P. A. Karplus, M. A. Pearson, and R. P. Hausinger, “70 years of crystalline urease: what have we learned?” Accounts of Chemical Research, vol. 30, no. 8, pp. 330–337, 1997.View at: Google Scholar
J. B. Sumner, “The isolation and crystallization of the enzyme urease,” The Journal of Biological Chemistry, vol. 69, pp. 435–441, 1926.View at: Google Scholar
H. L. T. Mobley, M. D. Island, and R. P. Hausinger, “Molecular biology of microbial ureases,” Microbiological Reviews, vol. 59, no. 3, pp. 451–480, 1995.View at: Google Scholar
K. Stingl and H. De Reuse, “Staying alive overdosed: how does Helicobacter pylori control urease activity,” International Journal of Medical Microbiology, vol. 295, no. 5, pp. 307–315, 2005.View at: Publisher Site | Google Scholar
J. M. Bremner, “Recent research on problems in the use of urea as a nitrogen fertilizer,” Fertilizer Research, vol. 42, no. 1–3, pp. 321–329, 1995.View at: Publisher Site | Google Scholar
N. E. Dixon, C. Gazzola, R. L. Blakeley, and B. Zerner, “Jack Bean urease (EC 184.108.40.206). A metalloenzyme. A simple biological role for nickel?” Journal of the American Chemical Society, vol. 97, no. 14, pp. 4131–4133, 1975.View at: Publisher Site | Google Scholar
D. E. Fenton, “Urease—a muse for the coordination chemist,” Proceedings of the Indian National Science Academy Part A, vol. 70, no. 2, pp. 311–328, 2004.View at: Google Scholar
E. Jabri, M. B. Carr, R. P. Hausinger, and P. A. Karplus, “The crystal structure of urease from Klebsiella aerogenes,” Science, vol. 268, no. 5213, pp. 998–1004, 1995.View at: Google Scholar
M. A. Pearson, L. O. Michel, R. P. Hausinger, and P. A. Karplus, “Structures of Cys319 variants and acetohydroxamate-inhibited Klebsiella aerogenes urease,” Biochemistry, vol. 36, no. 26, pp. 8164–8172, 1997.View at: Publisher Site | Google Scholar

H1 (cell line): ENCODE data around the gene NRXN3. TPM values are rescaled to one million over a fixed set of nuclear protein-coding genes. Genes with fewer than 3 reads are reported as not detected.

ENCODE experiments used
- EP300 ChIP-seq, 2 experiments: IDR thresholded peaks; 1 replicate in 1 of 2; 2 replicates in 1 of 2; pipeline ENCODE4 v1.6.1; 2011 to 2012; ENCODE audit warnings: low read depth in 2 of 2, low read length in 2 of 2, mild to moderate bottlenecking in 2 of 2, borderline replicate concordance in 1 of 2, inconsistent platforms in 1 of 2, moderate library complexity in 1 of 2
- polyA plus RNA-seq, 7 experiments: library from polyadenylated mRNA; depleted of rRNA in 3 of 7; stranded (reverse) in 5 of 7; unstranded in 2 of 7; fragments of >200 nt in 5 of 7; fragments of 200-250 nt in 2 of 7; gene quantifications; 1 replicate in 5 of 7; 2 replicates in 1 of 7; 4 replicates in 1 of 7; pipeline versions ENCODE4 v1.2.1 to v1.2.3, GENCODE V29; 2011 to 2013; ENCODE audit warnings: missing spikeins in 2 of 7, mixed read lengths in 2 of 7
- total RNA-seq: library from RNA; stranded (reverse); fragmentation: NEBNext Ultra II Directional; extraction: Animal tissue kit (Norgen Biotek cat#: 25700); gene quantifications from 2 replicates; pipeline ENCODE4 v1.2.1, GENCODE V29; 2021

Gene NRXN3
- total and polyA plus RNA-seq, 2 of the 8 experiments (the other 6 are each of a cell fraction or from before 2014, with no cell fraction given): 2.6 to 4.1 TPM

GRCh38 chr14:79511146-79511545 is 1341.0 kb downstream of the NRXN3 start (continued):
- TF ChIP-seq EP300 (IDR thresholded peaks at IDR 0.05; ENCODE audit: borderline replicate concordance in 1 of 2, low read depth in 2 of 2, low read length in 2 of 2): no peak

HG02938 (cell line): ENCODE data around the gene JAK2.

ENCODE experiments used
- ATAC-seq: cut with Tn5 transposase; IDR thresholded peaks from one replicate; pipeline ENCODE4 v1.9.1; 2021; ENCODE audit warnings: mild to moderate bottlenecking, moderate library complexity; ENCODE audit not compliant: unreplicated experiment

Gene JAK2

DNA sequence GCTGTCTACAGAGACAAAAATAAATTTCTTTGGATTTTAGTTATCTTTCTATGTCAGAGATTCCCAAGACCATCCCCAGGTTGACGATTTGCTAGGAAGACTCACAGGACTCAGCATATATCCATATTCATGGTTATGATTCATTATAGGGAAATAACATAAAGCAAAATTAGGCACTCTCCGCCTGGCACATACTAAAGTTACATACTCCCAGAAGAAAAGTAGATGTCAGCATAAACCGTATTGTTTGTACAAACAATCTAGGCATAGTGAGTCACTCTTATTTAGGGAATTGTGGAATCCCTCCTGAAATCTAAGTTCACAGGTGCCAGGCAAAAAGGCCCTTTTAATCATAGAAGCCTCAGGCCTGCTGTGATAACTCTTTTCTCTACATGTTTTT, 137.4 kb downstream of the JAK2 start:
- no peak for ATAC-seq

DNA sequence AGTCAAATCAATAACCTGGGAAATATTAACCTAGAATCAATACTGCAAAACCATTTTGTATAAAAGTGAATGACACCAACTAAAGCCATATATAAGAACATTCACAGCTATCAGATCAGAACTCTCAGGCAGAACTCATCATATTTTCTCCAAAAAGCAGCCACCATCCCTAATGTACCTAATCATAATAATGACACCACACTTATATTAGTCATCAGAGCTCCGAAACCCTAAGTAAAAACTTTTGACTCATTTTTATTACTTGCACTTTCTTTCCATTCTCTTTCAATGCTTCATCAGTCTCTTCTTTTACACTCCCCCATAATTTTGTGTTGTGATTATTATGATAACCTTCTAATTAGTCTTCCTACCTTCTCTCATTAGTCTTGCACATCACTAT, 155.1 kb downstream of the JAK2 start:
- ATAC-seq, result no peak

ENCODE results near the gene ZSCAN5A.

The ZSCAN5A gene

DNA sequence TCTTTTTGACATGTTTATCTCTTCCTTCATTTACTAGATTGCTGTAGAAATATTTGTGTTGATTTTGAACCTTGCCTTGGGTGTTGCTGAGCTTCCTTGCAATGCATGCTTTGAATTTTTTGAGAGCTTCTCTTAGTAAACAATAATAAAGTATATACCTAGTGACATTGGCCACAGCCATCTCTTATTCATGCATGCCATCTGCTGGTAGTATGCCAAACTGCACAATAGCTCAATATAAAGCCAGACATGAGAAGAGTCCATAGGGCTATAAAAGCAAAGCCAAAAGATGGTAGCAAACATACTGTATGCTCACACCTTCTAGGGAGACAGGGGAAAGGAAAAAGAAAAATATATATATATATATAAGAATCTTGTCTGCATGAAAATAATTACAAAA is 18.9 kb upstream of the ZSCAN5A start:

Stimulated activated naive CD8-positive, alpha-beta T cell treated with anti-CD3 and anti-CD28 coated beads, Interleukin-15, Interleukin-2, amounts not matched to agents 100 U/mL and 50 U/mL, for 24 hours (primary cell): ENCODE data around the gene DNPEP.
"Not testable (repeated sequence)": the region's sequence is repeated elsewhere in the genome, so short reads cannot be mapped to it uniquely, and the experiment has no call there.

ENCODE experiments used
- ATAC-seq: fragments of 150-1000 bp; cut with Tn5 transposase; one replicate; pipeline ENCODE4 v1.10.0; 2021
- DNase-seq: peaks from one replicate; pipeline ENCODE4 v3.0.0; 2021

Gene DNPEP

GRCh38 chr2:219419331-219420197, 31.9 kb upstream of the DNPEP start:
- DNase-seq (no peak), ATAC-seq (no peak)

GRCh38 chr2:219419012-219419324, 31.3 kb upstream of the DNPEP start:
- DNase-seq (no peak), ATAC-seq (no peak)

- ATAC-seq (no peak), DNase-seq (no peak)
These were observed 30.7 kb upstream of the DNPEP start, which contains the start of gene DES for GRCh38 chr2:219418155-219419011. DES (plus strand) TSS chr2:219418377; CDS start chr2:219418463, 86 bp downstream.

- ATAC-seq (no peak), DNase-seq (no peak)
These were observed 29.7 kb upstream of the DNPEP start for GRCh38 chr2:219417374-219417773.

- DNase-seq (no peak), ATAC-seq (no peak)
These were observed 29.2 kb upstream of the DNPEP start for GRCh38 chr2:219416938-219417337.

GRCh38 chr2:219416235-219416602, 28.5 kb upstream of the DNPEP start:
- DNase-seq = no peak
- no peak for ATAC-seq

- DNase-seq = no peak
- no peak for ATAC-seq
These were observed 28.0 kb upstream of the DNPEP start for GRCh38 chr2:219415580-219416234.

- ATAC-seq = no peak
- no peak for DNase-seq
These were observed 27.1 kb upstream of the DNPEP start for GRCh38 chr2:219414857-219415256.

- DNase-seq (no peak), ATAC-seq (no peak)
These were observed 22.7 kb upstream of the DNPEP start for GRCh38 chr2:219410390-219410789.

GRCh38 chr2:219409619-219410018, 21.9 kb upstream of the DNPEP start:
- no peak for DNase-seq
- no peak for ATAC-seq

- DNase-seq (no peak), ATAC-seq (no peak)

S. Benini, W. R. Rypniewski, K. S. Wilson, S. Ciurli, and S. Mangani, “The complex of Bacillus pasteurii urease with β-mercaptoethanol from X-Ray data at 1.65-Å resolution,” The Journal of Biological Inorganic Chemistry, vol. 3, no. 3, pp. 268–273, 1998.View at: Publisher Site | Google Scholar
S. Benini, W. R. Rypniewski, K. S. Wilson, S. Miletti, S. Ciurli, and S. Mangani, “A new proposal for urease mechanism based on the crystal structures of the native and inhibited enzyme from Bacillus pasteurii: why urea hydrolysis costs two nickels,” Structure, vol. 7, no. 2, pp. 205–216, 1999.View at: Publisher Site | Google Scholar
S. Benini, W. R. Rypniewski, K. S. Wilson, S. Ciurli, and S. Mangani, “Structure-based rationalization of urease inhibition by phosphate: novel insights into the enzyme mechanism,” The Journal of Biological Inorganic Chemistry, vol. 6, no. 8, pp. 778–790, 2001.View at: Publisher Site | Google Scholar
N.-C. Ha, S.-T. Oh, J. Y. Sung, K. A. Cha, M. H. Lee, and B.-H. Oh, “Supramolecular assembly and acid resistance of Helicobacter pylori urease,” Nature Structural Biology, vol. 8, no. 6, pp. 505–509, 2001.View at: Publisher Site | Google Scholar
N. E. Dixon, P. W. Riddles, C. Gazzola, R. L. Blakeley, and B. Zerner, “Jack bean urease (EC 220.127.116.11). V. On the mechanism of action of urease on urea, formamide, acetamide, N-methylurea, and related compounds,” Canadian Journal of Biochemistry, vol. 58, no. 12, pp. 1335–1344, 1980.View at: Google Scholar